Does the Cannes Lions festival need a major rethink?

Has the ever-expanding carnival of creativity lost sight of its roots, Gideon Spanier asks.

Does the Cannes Lions festival need a major rethink?

Cannes Lions just might be a victim of its own success. Much of the talk in the restaurants and at the parties this year was dominated by questions about whether it had got too big and needs a rethink.

Publicis Groupe shocked the ad industry when new boss Arthur Sadoun said on the Tuesday of Cannes Lions that it was pulling out of all industry events and awards for the next 12 months and would instead invest in a new artificial-intelligence platform, Marcel.

Although the world’s third-largest ad group did not single out Cannes, the timing looked provocative, especially as Publicis Groupe is French.

There is already a feeling among most of the big six ad groups that an influx of marketers and tech giants has changed what was once a festival of creativity for agencies and production companies.

The leaders of the big six discussed how to change Cannes Lions privately a year ago, when one of them suggested an "alternative conference". This year, entries for the Cannes Lions awards dropped 4.5% to 41,000 and a number of companies sent fewer people.

Cannes Lions, which is owned by Ascential, has recognised that it needs to listen to critics and has set up an advisory committee "to help shape the future of the festival and ensure it continues to respond to the needs of the industry".

Marc Pritchard, chief brand officer at Procter & Gamble, and Keith Weed, chief marketing and communications officer at Unilever, are among those joining the committee. It looked significant that Ascential recruited marketers first, as it could help to persuade agencies to fall in behind.

Ascential has said that it wants major advertisers, partners, agency networks and the mayor of Cannes to be involved in the committee.

WPP chief executive Sir Martin Sorrell has been critical of Cannes Lions because of the costs and suggested it could move to another city, but he has resisted Publicis Groupe’s idea of a complete withdrawal. "Boycotting something that’s important or significant doesn’t get you anywhere," he says. "Trying to reposition it or refashion it or re-do it gets you somewhere."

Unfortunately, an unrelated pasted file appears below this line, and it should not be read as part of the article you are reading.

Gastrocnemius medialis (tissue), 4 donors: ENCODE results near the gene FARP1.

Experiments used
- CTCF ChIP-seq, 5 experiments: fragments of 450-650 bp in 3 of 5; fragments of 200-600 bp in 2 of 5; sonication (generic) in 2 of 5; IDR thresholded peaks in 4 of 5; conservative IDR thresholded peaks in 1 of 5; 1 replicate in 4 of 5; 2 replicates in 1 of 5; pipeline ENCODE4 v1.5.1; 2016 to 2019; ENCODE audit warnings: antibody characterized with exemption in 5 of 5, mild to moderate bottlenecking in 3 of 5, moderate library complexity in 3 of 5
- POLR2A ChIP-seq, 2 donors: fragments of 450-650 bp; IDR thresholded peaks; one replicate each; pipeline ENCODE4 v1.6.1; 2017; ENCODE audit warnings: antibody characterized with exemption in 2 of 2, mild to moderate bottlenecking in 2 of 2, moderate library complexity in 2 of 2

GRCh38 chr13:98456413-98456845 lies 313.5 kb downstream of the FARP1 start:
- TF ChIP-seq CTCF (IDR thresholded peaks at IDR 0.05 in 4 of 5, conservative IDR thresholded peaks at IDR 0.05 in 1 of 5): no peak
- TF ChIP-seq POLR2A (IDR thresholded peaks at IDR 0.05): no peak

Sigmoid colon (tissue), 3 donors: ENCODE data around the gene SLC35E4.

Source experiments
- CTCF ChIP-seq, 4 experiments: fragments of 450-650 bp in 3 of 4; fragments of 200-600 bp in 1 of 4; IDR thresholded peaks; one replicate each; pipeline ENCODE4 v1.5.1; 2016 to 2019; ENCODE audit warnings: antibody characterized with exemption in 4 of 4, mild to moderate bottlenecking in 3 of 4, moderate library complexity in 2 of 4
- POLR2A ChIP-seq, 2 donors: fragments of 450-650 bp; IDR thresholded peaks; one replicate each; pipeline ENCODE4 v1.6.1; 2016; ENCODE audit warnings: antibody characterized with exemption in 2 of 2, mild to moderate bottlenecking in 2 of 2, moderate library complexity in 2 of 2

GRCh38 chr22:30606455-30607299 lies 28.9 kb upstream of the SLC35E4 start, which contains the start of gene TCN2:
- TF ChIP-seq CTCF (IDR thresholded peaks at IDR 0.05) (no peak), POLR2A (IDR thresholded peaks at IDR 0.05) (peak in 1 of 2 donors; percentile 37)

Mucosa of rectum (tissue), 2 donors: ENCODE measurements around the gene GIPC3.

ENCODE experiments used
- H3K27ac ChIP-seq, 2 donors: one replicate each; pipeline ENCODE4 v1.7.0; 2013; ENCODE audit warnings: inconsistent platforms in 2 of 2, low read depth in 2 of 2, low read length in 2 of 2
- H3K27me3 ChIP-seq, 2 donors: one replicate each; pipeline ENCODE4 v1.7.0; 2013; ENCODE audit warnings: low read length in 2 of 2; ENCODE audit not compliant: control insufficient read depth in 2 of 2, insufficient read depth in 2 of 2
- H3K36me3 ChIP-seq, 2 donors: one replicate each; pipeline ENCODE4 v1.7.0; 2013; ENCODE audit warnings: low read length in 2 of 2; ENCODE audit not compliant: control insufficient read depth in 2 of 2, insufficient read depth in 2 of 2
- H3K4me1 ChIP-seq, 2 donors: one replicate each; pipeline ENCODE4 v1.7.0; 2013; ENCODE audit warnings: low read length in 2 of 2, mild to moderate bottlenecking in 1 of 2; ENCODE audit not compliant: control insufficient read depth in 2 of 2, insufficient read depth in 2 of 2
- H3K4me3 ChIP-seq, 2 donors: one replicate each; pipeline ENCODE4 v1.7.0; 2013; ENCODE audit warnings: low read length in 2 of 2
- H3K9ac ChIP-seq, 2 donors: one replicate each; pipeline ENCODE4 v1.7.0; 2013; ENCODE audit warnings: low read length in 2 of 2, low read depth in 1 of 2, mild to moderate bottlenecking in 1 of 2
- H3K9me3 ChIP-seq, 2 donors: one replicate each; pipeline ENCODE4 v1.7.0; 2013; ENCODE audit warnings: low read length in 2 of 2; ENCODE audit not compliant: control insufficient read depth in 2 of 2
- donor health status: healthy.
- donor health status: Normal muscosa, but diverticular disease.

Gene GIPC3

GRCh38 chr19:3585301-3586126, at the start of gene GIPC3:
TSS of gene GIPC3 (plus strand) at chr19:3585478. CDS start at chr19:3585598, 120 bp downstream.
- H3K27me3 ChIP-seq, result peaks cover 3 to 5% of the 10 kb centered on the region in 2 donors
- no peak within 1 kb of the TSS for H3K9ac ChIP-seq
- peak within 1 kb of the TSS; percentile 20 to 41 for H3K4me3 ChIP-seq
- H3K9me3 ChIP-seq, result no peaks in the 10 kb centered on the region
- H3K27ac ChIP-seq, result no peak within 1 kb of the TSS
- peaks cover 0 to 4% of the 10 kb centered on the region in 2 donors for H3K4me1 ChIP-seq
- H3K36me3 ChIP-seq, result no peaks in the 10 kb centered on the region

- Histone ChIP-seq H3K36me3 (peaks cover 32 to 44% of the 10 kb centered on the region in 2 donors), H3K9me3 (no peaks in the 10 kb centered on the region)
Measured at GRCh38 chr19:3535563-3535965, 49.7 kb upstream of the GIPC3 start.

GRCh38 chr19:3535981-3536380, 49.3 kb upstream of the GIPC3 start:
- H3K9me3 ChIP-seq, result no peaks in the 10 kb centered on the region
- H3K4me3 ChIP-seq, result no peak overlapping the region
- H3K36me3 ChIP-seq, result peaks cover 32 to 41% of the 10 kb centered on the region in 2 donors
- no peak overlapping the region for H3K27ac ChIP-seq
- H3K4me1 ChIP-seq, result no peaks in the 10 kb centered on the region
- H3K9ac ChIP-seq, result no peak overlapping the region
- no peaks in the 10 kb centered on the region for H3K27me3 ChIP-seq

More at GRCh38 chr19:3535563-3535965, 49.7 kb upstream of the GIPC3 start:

Some attendees at this year’s festival played down the idea that it needs a radical rethink.

UKTV chief executive Darren Childs said Cannes Lions compared favourably with MIPCOM, the entertainment sales conference in the same city.

Jenny Biggam, a co-founder of the7stars, said Cannes Lions was a useful way to see a lot of industry people and hear them talk "first-hand".


Jenny Biggam, Co-founder, The7stars

"It’s valuable to spend time with senior people in the industry. The fact so much is going on means there’s an opportunity to get involved in a variety of conversations. And, above all, it’s still a lot of fun."


Darren Childs, Chief executive, UKTV

"It just needs a refresh and refocus. Cannes Lions has got big and is probably a victim of its own success. To think of it as a single event is a mistake."


Nelius De Groot, Chief operating officer, Mporium

"Cannes Lions is a reflection of the advertising industry – an industry that is undergoing profound change. Rather than fearing that change, the best agencies will embrace technology that enables them to be even more creative and innovative."


Dave Henderson, Creative partner, Atomic

"If I were the owner of this event, I’d have been on to it several years back before the rot set in. It’s supposed to be the World Cup of creativity but, when you’re there, it feels like a data-optimisation conference: the opposite of what a creative event should feel like."